By Morgan Magoon,
WRP Intern

Gardener Charlotte Albers, at left,  takes Allison Kimmerly, Sue Nelson, and Judy Raven on a tour of the butterfly garden last week. Missing from photo: Joy Ferris-Prabhu.

Gardener Charlotte Albers, at left, takes Allison Kimmerly, Sue Nelson, and Judy Raven on a tour of the butterfly garden last week. Missing from photo: Joy Ferris-Prabhu.

Have you noticed the new addition outside the Pierson Library? A butterfly habitat designed by landscape architect and Shelburne resident Charlotte Albers and sponsored by the Friends of the Pierson Library was planted by the Shelburne-Charlotte Garden Club last month for all to enjoy.
And they are. Gardening enthusiasts Sue Nelson, Joy Ferris-Prabhu, Judy Raven, and Allison Kimmerly gladly attended the Albers-led discussion and tour offered by the library last Thursday, July 24.
“To design a successful butterfly flower garden,” Albers began, “means being sensitive to what it takes to create a habitat. A habitat requires food, water, shelter, and cover. I designed the garden using local plants and flowers from Horsford Gardens & Nursery. I felt it was also important to use plants native to North America. That way no invasive species could inhabit the garden,” she offered.
“It’s also essential to garden the natural way,” Albers continued. “That means no sprays or chemicals involved. They aren’t good for the butterflies. And all types of butterflies are welcome in this garden.”
Also important is the type of flower used for enticing the butterflies to make the garden their home. Albers chose a lot of flowers that have nectar, or food, for the adult butterflies. She also included interesting perennials that come back year over year, and shrubs that add visual interest year-round.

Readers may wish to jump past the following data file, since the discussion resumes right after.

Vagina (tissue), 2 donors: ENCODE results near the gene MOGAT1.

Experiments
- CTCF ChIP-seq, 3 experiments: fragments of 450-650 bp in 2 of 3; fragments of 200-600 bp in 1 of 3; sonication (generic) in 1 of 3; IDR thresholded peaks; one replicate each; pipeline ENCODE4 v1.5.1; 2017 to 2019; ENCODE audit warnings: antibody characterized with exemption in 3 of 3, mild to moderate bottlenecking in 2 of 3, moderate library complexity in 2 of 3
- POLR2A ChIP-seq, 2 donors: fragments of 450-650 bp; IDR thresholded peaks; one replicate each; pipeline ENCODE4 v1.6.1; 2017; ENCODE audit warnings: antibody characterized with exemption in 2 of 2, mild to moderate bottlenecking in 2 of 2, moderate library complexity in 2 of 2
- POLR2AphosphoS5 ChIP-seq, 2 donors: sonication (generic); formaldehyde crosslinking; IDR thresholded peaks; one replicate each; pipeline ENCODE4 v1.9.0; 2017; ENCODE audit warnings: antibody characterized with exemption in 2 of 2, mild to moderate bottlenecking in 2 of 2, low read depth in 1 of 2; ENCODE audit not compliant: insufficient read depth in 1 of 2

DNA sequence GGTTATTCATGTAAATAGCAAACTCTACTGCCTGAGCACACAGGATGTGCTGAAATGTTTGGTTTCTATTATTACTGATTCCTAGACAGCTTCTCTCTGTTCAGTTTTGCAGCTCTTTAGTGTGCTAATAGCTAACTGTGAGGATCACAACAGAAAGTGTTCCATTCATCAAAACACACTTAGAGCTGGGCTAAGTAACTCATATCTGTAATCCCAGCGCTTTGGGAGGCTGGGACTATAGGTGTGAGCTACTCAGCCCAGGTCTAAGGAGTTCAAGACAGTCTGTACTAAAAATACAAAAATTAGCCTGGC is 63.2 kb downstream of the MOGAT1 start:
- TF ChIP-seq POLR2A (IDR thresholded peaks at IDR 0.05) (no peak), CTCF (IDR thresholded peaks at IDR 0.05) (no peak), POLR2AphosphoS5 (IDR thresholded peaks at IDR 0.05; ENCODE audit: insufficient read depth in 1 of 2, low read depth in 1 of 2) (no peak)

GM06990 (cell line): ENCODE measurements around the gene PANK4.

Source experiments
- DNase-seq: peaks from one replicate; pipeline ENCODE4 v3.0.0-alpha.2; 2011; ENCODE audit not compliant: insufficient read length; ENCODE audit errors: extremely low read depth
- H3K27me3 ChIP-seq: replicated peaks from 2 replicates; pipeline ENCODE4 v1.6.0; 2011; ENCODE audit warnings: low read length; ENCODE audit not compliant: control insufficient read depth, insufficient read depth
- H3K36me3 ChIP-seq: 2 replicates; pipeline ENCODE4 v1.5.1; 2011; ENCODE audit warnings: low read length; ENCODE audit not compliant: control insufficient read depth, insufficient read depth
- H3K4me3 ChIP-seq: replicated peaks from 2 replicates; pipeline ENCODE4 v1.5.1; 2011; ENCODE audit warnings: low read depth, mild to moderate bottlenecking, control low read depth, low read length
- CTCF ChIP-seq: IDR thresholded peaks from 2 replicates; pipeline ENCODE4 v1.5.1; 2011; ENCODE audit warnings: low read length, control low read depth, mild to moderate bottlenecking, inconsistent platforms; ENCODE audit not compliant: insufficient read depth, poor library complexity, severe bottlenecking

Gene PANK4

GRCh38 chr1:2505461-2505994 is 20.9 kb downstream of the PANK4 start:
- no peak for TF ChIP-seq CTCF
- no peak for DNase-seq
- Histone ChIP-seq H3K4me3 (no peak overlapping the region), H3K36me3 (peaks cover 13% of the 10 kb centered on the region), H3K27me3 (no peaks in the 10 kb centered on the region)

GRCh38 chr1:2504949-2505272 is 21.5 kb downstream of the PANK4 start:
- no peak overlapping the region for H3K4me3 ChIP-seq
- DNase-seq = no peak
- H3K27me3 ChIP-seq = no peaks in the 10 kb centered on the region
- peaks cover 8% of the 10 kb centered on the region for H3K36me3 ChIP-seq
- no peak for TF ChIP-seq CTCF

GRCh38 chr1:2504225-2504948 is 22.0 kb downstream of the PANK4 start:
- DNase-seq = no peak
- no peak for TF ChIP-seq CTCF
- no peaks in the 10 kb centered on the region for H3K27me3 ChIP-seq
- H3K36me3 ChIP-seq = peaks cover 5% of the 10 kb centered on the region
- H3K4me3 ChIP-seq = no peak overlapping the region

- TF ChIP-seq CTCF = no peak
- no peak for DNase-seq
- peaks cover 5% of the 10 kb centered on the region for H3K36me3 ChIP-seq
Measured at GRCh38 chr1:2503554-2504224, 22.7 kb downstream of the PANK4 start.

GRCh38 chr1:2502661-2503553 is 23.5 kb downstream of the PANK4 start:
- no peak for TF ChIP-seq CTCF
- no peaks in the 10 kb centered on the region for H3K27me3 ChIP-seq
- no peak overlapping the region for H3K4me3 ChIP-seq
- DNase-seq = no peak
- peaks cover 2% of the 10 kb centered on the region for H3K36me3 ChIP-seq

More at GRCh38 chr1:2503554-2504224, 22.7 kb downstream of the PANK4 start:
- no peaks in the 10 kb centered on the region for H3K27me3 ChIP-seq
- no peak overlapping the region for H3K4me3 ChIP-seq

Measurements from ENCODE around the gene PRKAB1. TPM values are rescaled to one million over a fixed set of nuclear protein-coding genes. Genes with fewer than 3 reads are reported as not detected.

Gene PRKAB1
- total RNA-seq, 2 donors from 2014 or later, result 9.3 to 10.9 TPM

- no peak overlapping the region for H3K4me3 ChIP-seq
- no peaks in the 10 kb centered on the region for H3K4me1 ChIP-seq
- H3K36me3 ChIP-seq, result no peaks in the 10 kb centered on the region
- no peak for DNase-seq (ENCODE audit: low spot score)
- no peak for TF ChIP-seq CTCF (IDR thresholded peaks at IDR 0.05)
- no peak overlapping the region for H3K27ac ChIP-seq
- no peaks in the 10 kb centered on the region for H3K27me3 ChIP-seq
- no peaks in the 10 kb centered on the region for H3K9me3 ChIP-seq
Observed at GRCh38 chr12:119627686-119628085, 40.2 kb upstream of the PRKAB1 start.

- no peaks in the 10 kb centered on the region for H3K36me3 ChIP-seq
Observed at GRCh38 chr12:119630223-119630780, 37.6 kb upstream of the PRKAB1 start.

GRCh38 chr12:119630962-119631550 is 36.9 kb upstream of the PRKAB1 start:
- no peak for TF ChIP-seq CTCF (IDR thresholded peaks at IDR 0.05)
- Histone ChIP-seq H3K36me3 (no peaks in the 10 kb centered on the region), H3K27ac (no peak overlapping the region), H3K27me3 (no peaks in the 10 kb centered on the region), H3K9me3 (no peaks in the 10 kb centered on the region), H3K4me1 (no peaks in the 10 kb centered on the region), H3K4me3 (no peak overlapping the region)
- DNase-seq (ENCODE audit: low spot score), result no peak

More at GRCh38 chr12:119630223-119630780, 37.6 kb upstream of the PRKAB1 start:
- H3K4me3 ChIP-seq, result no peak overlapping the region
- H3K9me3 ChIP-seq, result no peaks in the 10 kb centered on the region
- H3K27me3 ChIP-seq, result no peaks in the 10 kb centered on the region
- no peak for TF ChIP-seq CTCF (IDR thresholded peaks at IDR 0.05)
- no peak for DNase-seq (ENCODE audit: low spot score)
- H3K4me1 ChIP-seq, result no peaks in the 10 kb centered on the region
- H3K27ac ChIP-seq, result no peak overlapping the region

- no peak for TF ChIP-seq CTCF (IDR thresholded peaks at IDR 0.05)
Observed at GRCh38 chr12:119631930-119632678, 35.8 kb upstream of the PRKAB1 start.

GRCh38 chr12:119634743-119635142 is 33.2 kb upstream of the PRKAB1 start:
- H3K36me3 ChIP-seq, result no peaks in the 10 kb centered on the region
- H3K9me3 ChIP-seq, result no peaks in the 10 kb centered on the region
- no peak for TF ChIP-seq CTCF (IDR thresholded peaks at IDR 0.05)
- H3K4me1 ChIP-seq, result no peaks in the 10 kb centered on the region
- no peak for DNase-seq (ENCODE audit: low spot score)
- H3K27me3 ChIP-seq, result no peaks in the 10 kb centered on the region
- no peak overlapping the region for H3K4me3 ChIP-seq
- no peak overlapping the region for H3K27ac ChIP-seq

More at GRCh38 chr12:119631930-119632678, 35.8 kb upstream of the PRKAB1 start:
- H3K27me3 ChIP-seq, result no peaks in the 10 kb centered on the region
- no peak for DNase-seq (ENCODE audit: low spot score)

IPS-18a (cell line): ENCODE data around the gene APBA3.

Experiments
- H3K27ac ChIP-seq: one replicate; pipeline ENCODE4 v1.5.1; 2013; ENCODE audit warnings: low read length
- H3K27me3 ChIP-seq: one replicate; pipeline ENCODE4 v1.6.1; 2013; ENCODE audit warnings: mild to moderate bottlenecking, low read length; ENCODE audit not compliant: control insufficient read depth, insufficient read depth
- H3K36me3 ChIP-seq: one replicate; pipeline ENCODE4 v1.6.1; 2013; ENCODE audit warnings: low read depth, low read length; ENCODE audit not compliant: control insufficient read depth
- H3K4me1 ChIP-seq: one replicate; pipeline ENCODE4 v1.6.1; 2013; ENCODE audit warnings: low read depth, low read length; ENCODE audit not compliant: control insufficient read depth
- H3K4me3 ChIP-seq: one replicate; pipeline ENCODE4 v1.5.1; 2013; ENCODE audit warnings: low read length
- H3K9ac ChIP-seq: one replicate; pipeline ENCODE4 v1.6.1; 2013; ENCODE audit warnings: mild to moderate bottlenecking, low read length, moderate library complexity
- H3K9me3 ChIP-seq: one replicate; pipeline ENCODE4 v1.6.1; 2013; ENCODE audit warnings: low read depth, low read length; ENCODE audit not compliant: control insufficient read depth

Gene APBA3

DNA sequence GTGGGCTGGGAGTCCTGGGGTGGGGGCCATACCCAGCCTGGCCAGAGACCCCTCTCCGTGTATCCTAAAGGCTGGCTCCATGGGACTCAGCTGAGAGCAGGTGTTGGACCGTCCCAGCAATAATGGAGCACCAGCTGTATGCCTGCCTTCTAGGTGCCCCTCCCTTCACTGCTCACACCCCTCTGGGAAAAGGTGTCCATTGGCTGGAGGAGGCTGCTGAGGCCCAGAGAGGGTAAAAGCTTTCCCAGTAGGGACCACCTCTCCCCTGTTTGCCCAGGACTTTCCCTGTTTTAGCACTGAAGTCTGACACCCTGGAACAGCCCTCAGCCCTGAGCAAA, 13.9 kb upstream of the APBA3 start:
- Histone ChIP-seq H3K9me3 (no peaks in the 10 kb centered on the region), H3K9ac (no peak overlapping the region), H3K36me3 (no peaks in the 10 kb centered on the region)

Butterflies love liatris, above.

Butterflies love liatris, above.

“This living space is not meant to just look good,” she said. “I fully intended for the garden to be educational too. I purposefully planned a walking path in between the blossoming flowers so that visitors of all ages can get in there and appreciate the close perspective.” In the future, Albers plans to incorporate signs that identify the flowers.
The landscaping included Ice Ballet Milkweed, Coneflowers, Tickseed, Gayfeather, New England Aster, Helen’s Flower, Bluestar, False Indigo, and Candytuft, to name a few. No butterflies have visited yet, but Albers assured the group that the beautiful-winged insects would find the garden this year.
An experienced gardener, Albers studied botany and plant taxonomy at the U.S. National Arboretum. She was an education consultant at The American Horticultural Society and The Massachusetts Horticultural Society, and wrote for gardening magazines and the Burlington Free Press. Currently, she writes about gardening in the Northeast for
To learn more about gardening Albers recommends the following library books: “Bringing Nature Home” by Doug Tallamy, “Last Child in the Woods” by Richard Louv, “Attracting Butterflies and Hummingbirds to your Backyard” by Sally Roth, “Theme Gardens” by Barbara Damrosch, and “Wildflowers of Vermont” by Kate Carter.
To appreciate the butterfly garden stop by the Pierson Library anytime. For more information about the flowers or its design stop by the library, call 985-5124, or visit For more information about Charlotte Albers visit

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